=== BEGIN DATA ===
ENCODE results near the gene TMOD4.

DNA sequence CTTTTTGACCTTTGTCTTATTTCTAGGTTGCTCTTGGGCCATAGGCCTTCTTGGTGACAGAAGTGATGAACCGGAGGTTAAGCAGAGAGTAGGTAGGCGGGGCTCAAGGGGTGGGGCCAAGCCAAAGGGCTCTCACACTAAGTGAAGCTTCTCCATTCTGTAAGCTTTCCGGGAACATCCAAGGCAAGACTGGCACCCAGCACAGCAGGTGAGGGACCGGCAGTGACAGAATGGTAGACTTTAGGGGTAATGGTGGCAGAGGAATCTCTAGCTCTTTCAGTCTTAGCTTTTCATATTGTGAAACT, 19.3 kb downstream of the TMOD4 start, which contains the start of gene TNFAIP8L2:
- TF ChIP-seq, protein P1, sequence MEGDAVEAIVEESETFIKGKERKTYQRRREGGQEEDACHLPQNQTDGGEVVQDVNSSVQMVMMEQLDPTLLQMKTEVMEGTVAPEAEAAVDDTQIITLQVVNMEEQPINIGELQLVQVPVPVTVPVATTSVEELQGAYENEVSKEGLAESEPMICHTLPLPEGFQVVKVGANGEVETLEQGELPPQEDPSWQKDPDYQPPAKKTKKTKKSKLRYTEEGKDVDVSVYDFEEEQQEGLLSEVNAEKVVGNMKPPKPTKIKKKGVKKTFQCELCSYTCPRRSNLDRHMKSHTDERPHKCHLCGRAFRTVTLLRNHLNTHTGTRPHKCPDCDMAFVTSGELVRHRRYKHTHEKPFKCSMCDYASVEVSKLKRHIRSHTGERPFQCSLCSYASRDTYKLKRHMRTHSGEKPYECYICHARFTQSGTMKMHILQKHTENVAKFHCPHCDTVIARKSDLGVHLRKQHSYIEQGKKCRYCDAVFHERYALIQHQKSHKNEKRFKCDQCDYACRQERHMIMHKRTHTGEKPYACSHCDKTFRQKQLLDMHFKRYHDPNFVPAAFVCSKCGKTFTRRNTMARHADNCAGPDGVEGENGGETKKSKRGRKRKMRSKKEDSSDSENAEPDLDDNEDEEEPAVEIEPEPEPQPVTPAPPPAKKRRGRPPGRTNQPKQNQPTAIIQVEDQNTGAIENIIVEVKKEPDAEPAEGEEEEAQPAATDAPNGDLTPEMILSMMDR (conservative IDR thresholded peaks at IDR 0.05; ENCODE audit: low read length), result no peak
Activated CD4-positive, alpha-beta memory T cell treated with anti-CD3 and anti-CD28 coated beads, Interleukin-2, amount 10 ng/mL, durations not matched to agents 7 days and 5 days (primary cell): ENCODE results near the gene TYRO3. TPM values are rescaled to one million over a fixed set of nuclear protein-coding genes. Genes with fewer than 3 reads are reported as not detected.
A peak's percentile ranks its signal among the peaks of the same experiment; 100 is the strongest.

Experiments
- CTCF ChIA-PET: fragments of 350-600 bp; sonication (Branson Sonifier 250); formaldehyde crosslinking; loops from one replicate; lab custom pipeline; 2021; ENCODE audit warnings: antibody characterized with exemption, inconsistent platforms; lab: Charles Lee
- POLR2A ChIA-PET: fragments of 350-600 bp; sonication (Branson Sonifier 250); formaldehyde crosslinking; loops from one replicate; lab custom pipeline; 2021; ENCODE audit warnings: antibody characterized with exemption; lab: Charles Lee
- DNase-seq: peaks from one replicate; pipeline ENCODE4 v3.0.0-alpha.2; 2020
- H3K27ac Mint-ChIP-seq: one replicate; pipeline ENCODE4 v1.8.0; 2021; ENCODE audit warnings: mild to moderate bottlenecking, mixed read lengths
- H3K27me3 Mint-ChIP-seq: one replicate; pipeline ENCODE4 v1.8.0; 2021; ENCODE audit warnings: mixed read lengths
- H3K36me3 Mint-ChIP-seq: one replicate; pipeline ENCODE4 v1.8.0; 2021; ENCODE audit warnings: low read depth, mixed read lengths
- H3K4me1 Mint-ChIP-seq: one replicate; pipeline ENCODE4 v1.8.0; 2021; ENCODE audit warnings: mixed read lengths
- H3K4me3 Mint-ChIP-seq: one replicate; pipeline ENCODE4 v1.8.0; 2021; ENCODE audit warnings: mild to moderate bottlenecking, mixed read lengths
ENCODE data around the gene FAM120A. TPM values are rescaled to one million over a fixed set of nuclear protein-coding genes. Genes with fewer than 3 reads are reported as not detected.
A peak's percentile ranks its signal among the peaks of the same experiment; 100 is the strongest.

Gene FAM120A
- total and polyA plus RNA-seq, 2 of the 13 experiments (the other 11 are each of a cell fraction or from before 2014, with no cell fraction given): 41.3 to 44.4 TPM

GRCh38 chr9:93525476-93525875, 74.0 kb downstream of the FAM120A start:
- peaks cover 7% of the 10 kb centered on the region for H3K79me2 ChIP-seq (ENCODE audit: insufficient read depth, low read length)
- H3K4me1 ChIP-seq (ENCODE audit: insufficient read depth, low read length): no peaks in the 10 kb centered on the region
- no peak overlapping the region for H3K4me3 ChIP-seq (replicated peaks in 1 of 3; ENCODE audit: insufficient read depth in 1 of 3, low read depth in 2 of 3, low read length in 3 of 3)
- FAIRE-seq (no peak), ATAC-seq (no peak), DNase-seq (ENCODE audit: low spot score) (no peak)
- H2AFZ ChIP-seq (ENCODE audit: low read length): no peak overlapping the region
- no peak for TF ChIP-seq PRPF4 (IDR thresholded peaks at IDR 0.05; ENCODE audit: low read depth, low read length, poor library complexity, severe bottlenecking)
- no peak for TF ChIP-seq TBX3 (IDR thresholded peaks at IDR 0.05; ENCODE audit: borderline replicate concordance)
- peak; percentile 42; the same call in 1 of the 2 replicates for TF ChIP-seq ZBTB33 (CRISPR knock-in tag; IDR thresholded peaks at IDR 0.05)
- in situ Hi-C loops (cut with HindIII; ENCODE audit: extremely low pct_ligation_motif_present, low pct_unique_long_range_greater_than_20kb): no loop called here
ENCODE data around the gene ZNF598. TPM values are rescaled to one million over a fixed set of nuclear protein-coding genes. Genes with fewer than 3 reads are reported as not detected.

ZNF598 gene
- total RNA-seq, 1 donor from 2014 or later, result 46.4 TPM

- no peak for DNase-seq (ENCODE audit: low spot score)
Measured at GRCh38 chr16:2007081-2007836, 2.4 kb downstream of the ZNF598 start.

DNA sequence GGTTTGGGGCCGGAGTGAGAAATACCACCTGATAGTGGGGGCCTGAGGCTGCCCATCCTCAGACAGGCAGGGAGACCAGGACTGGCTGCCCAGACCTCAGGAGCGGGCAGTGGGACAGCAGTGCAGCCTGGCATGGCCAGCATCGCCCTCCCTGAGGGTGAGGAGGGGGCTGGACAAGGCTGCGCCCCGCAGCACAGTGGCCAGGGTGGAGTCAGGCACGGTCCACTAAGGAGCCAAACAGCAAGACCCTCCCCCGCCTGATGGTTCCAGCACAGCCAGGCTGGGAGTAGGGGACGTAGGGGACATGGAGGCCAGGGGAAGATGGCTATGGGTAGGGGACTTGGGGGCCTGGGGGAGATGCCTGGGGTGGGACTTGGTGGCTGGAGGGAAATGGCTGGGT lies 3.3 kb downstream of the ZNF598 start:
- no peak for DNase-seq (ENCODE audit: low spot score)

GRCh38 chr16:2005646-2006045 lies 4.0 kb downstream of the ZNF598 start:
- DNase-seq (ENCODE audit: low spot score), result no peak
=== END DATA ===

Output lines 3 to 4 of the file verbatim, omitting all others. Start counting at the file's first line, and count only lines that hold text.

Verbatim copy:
- TF ChIP-seq, protein P1, sequence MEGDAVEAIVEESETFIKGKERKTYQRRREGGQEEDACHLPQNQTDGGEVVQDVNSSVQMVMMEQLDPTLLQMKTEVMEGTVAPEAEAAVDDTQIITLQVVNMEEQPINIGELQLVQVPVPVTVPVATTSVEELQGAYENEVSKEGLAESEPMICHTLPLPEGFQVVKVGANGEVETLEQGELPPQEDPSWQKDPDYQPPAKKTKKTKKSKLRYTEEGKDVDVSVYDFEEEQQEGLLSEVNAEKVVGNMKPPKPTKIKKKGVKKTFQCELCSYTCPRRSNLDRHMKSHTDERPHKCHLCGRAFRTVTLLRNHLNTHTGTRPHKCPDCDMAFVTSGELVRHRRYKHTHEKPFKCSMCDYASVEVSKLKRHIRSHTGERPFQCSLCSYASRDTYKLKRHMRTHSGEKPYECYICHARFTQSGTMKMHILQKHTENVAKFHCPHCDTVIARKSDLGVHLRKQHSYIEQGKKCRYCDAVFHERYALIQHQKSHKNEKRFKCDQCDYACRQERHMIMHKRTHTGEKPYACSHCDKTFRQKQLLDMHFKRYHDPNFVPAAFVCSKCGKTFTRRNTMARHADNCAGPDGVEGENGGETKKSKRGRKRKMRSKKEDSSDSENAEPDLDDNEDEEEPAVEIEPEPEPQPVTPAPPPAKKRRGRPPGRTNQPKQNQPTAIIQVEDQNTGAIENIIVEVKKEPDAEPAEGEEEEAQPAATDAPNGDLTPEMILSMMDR (conservative IDR thresholded peaks at IDR 0.05; ENCODE audit: low read length), result no peak
Activated CD4-positive, alpha-beta memory T cell treated with anti-CD3 and anti-CD28 coated beads, Interleukin-2, amount 10 ng/mL, durations not matched to agents 7 days and 5 days (primary cell): ENCODE results near the gene TYRO3. TPM values are rescaled to one million over a fixed set of nuclear protein-coding genes. Genes with fewer than 3 reads are reported as not detected.